Interesting Facts All About Timepieces
For as long as humankind continues to have a fascination with time, watches will continue to be a relevant accessory. For some, watches are more than an accessory, they are a NECESSITY.
Below are a few fascinating facts you may or may not have known about watches.
1. Early Watches Only Had the Hour Hand
Watches have been around since the 15th and 16th centuries, only showing hour hands initially. It wasn’t until the early 17th century that minute hands were incorporated.
2. Wristwatches Were Designed for Women Initially
Yes, you read that right. Wristwatches were first designed for women. Men had a propensity to wear pocket watches and did not jump on that trend train until around the First World War, likely because wristwatches are far more practical in wartime scenarios.
3. Wristwatches Weren’t Popular Until the First World War
As mentioned before, men didn’t widely start using wristwatches until WWI. Soldiers in the great war used them because they afforded more freedom of movement and ease of use in the trenches.
4. Rolex was Created in Great Britain, Not Switzerland
Rolex may be one of the best-known watch brands, but it was not created in the best-known watch city. Rolex was created in Great Britain back in 1905 and didn’t make the move to Geneva until 1920.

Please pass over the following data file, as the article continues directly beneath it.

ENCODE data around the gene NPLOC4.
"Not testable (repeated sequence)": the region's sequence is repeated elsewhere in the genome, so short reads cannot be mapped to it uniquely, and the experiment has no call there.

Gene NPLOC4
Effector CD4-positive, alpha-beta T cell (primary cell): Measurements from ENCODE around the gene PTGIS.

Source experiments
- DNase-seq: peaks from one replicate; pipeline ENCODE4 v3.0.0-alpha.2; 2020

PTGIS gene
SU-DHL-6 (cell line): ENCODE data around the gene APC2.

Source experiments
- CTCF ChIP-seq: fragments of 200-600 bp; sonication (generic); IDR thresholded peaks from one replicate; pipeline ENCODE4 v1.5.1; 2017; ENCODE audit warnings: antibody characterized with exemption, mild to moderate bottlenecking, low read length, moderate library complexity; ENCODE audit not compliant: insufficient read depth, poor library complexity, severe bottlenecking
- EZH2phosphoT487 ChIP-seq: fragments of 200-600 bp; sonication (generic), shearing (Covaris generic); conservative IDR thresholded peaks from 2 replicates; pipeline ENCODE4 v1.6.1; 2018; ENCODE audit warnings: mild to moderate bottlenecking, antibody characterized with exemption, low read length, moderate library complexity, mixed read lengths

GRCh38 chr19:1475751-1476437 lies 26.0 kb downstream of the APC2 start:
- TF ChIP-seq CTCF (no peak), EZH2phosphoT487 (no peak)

5. Mass-Produced, 2 Timezone Pocket Watches Aren’t as Old as You Think
Mass-produced pocket watches weren’t introduced until 1853. It was at this time that Tissot brought to the public mass-produced pocket watches with 2 time zones.
6. Jaques Cousteau is Credited with Making Submariner Watches Popular
Famous man of the sea Jaques Cousteau had a hand in the successes of the Rolex Submariner by featuring it in his 1954 documentary The Silent World.
7. The Most Expensive Watch Belonged to Paul Newman
Paul Newman’s Rolex was sold at an auction for $17.8 million dollars, breaking world records at the time of its sale.
8. Stanley Kubrick had Special Watches Made for his 2001: A Space Odyssey
The great Stanley Kubrick (known for his meticulous nature) approached Hamilton back in 1966 to make custom timepieces for his adaptation of Arthur C. Clarke’s famous novel. The design team at Hamilton gave him the Odyssee 2001 and the Pulsar (equipped with an LED display) in 1970.
9. Display Watches are Often Set to “Happy Time”
Retailers often set their watches to either 10:10 or sometimes 1:50 because it mildly resembles a “happy face”.
10. Watches Are Iconically Represented in Cinema
Sean Connery donned the Rolex Submariner, and Daniel Craig an Omega — both men playing compelling versions of James Bond, an iconic character in cinema and literature.
11. Watch Functions Are Called “Complications”
Any function besides telling the time is called a “complication,” which can be anything from water resistance to moon phase. Divers and pilot watches will generally have many complications while dress watches are generally more minimalist.
12. Dive Watches Are Tested for Implosion
Dive watch models are tested to their limits in the research development phase for maximum durability and dependability.
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